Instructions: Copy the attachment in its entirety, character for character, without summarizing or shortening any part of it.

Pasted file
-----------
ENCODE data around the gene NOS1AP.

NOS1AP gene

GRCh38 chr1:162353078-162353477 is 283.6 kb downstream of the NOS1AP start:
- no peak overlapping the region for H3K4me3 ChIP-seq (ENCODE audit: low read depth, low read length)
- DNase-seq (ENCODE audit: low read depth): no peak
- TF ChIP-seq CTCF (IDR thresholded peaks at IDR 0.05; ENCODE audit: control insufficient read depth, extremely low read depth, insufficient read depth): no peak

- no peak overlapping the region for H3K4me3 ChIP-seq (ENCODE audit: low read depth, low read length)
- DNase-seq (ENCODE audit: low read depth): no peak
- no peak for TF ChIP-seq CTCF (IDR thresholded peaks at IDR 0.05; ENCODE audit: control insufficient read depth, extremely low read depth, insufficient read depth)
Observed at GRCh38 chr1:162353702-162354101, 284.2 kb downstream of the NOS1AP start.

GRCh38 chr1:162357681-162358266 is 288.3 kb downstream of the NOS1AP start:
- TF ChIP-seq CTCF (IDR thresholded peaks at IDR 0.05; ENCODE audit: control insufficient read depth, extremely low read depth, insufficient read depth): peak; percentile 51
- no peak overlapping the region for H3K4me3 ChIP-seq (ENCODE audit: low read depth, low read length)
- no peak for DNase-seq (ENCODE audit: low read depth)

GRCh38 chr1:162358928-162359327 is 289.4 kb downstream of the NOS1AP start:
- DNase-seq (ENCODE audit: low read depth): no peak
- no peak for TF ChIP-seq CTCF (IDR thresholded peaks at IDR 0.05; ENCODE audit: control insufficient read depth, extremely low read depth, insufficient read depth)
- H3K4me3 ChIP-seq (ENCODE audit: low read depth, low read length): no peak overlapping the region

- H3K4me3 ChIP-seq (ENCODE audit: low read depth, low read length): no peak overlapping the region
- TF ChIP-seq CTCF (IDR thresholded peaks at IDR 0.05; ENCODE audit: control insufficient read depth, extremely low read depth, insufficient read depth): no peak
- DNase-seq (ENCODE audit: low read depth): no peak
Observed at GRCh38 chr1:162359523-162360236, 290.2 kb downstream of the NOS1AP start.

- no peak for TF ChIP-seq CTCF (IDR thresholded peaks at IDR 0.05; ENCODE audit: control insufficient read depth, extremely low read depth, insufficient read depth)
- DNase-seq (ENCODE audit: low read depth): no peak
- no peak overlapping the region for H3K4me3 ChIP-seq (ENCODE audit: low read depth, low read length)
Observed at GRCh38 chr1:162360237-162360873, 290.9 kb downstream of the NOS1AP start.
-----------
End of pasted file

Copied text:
ENCODE data around the gene NOS1AP.

NOS1AP gene

GRCh38 chr1:162353078-162353477 is 283.6 kb downstream of the NOS1AP start:
- no peak overlapping the region for H3K4me3 ChIP-seq (ENCODE audit: low read depth, low read length)
- DNase-seq (ENCODE audit: low read depth): no peak
- TF ChIP-seq CTCF (IDR thresholded peaks at IDR 0.05; ENCODE audit: control insufficient read depth, extremely low read depth, insufficient read depth): no peak

- no peak overlapping the region for H3K4me3 ChIP-seq (ENCODE audit: low read depth, low read length)
- DNase-seq (ENCODE audit: low read depth): no peak
- no peak for TF ChIP-seq CTCF (IDR thresholded peaks at IDR 0.05; ENCODE audit: control insufficient read depth, extremely low read depth, insufficient read depth)
Observed at GRCh38 chr1:162353702-162354101, 284.2 kb downstream of the NOS1AP start.

GRCh38 chr1:162357681-162358266 is 288.3 kb downstream of the NOS1AP start:
- TF ChIP-seq CTCF (IDR thresholded peaks at IDR 0.05; ENCODE audit: control insufficient read depth, extremely low read depth, insufficient read depth): peak; percentile 51
- no peak overlapping the region for H3K4me3 ChIP-seq (ENCODE audit: low read depth, low read length)
- no peak for DNase-seq (ENCODE audit: low read depth)

GRCh38 chr1:162358928-162359327 is 289.4 kb downstream of the NOS1AP start:
- DNase-seq (ENCODE audit: low read depth): no peak
- no peak for TF ChIP-seq CTCF (IDR thresholded peaks at IDR 0.05; ENCODE audit: control insufficient read depth, extremely low read depth, insufficient read depth)
- H3K4me3 ChIP-seq (ENCODE audit: low read depth, low read length): no peak overlapping the region

- H3K4me3 ChIP-seq (ENCODE audit: low read depth, low read length): no peak overlapping the region
- TF ChIP-seq CTCF (IDR thresholded peaks at IDR 0.05; ENCODE audit: control insufficient read depth, extremely low read depth, insufficient read depth): no peak
- DNase-seq (ENCODE audit: low read depth): no peak
Observed at GRCh38 chr1:162359523-162360236, 290.2 kb downstream of the NOS1AP start.

- no peak for TF ChIP-seq CTCF (IDR thresholded peaks at IDR 0.05; ENCODE audit: control insufficient read depth, extremely low read depth, insufficient read depth)
- DNase-seq (ENCODE audit: low read depth): no peak
- no peak overlapping the region for H3K4me3 ChIP-seq (ENCODE audit: low read depth, low read length)
Observed at GRCh38 chr1:162360237-162360873, 290.9 kb downstream of the NOS1AP start.